“The more followers you have, the more comments you get, the more engagement you get, the more people that are sharing your photos, the more your photos appear in explorer feeds, and hashtag searches and hashtag queries,” said Victor. “That was really the progression.”

Last year, Adobe held a significant campaign for one of their Lightroom apps and chose three photographers from around the country to work with them. 

“I was one [of them],” said Victor. 

Prior to becoming @415guy, Victor had no presence on social media, nor any desire. He did find that running a successful page, which led to notoriety and career opportunities, was gratifying. 

“Personally, it’s almost like a dopamine effect,” said Victor. “I might be bored one day, then I look at my phone, and I’m like, ‘Oh, wow, NatGeo travel mentioned you in a comment.’ It’s like, ‘Oh, wow, I got featured on National Geographic travel, and they’ve got 19.6 million followers.’ Who doesn’t like to be appreciated for what they do?”

A disconnected identity 

Since the mid-90s, social media platforms continue to make their mark on our society. Each decade produces new platforms for people to engage with one another and express their identity. 

“The one thing that’s universal is the desire to share,” said Mark Hoffman, assistant professor of Sociology at Stanford.  

 According to a new national survey of 1,502 U.S. adults conducted by the Pew Research Center, roughly seven in ten people have used social media sites, with YouTube and Facebook leading social media platforms.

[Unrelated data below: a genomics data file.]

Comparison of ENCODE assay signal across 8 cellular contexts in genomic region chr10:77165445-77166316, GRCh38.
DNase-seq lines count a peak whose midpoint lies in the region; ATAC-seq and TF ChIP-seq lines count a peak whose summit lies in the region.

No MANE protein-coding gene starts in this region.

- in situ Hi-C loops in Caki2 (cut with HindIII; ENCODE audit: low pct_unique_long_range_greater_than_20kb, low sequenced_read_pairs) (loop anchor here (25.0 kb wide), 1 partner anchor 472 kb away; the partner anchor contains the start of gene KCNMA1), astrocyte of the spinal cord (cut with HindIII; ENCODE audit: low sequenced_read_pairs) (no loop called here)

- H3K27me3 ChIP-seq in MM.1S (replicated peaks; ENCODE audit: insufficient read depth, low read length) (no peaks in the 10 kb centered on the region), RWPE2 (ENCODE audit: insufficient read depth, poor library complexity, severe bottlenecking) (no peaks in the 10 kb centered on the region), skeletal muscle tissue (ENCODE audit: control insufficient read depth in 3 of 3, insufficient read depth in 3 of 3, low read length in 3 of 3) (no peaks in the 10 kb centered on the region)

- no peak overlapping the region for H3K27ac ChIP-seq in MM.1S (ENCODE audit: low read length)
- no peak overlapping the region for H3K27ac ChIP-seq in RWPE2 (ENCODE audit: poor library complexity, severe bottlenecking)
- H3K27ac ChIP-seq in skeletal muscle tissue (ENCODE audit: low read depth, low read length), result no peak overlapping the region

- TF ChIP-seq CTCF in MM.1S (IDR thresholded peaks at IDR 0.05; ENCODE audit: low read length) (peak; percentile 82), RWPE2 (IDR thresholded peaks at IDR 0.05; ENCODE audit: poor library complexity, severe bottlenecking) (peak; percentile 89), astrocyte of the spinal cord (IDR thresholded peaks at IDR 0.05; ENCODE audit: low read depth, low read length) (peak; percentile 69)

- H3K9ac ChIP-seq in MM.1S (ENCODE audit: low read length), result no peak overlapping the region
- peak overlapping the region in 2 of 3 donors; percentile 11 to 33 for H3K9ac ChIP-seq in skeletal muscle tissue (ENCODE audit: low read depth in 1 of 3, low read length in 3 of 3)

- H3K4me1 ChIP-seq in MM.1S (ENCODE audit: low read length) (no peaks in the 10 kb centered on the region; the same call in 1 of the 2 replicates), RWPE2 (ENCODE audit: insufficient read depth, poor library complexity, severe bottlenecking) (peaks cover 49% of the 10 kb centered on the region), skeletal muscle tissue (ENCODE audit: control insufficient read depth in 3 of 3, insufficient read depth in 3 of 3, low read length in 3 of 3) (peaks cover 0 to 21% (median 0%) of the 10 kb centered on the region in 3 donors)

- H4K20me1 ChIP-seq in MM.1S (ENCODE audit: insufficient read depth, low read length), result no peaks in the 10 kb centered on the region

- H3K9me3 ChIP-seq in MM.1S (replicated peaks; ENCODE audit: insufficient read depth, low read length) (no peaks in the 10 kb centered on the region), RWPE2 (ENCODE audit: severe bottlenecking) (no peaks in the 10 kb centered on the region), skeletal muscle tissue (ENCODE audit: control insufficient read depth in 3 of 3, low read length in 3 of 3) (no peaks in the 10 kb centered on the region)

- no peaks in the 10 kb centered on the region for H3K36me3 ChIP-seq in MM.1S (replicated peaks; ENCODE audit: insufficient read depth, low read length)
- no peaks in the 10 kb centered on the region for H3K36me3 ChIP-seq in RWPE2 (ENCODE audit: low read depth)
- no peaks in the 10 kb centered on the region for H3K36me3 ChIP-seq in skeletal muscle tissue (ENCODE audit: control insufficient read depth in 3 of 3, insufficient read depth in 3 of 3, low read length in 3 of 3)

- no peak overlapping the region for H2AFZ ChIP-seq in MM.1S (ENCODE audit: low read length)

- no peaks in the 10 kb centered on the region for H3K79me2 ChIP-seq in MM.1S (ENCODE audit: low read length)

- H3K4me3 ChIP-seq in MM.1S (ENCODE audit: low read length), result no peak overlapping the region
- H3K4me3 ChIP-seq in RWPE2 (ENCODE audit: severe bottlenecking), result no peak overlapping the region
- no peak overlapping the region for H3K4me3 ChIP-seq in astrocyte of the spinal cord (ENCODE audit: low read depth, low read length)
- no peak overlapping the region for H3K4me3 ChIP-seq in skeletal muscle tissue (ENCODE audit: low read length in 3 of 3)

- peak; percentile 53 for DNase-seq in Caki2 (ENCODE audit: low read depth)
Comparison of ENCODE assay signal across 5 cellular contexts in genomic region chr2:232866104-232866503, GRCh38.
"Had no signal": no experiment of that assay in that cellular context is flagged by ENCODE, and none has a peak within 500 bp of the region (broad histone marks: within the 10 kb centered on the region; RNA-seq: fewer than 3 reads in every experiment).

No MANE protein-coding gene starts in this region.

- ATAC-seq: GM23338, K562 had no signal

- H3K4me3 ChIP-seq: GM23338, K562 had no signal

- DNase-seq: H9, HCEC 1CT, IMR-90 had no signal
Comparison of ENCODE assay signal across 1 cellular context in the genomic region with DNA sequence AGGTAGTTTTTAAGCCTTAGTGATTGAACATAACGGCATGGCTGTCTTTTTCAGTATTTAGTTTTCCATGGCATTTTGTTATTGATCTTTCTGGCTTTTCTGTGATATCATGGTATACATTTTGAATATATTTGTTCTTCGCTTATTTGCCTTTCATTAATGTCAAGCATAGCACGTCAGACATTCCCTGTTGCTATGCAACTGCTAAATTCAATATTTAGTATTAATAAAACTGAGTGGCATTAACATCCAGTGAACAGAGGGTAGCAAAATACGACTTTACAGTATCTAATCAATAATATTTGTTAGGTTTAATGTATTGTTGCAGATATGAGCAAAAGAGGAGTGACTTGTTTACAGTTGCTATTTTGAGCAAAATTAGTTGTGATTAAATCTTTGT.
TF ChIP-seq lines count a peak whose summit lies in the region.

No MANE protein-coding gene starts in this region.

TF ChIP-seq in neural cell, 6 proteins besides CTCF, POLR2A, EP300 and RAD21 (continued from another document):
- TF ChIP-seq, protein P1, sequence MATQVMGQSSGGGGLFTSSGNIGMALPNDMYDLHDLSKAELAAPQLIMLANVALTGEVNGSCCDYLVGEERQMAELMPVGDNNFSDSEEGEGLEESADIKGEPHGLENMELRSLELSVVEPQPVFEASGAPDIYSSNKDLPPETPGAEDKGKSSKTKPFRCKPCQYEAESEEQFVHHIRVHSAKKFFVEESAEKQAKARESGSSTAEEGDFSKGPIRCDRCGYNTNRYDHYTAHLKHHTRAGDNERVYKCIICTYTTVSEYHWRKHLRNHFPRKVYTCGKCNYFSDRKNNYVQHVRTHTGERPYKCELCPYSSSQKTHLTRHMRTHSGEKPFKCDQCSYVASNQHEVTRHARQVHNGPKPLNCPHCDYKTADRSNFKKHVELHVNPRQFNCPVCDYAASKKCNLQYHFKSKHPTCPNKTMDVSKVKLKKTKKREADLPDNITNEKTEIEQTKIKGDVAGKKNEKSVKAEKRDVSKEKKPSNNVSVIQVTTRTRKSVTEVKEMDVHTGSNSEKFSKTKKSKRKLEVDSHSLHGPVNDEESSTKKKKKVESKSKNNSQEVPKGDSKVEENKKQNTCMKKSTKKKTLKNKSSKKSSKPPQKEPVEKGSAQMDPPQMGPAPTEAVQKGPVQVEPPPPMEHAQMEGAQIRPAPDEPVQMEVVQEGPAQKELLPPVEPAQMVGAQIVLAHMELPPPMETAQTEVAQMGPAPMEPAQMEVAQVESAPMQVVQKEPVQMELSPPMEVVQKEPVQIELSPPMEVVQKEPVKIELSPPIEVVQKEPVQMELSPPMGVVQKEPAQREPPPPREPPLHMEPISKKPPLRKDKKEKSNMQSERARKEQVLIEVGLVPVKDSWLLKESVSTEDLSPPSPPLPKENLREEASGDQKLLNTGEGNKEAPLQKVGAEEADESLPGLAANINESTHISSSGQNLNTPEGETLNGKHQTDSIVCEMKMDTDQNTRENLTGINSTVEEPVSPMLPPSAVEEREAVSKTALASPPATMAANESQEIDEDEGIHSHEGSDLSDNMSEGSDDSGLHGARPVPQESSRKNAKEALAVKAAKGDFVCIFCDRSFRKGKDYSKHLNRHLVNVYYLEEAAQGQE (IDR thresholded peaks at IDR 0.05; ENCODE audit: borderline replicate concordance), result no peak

The survey also found that “seven in ten Facebook users say they use the site daily, including 49% who say they use the site several times a day.” 

According to Pew Research Center, the pattern is similar for Instagram –  73% of 18-to 29-year-old Instagram users say they visit the site every day, with roughly 53% reporting they do so several times per day.  

Hoffman’s research focuses on computational social science. According to the Annual Review of Sociology, computational social science “applies computational methods to novel sources of digital data such as social media, administrative records, and historical archives to develop theories of human behavior.” 

“It’s [social media] not just that it has this kind of independent effect on us that we don’t control. It’s not just from the outside; we’re part of it,” said Hoffman. “One thing that all social media, and much of the internet, depends on is a desire to share with others, which is a kind of fundamental human aspect that we kind of exploit. That fundamental human desire gets taken to an extreme.”

While his success as @415guy led to roughly 75,000 followers, Victor felt the weight of follower’s expectations diminish his creativity. 

(Photo courtesy by Michael Victor)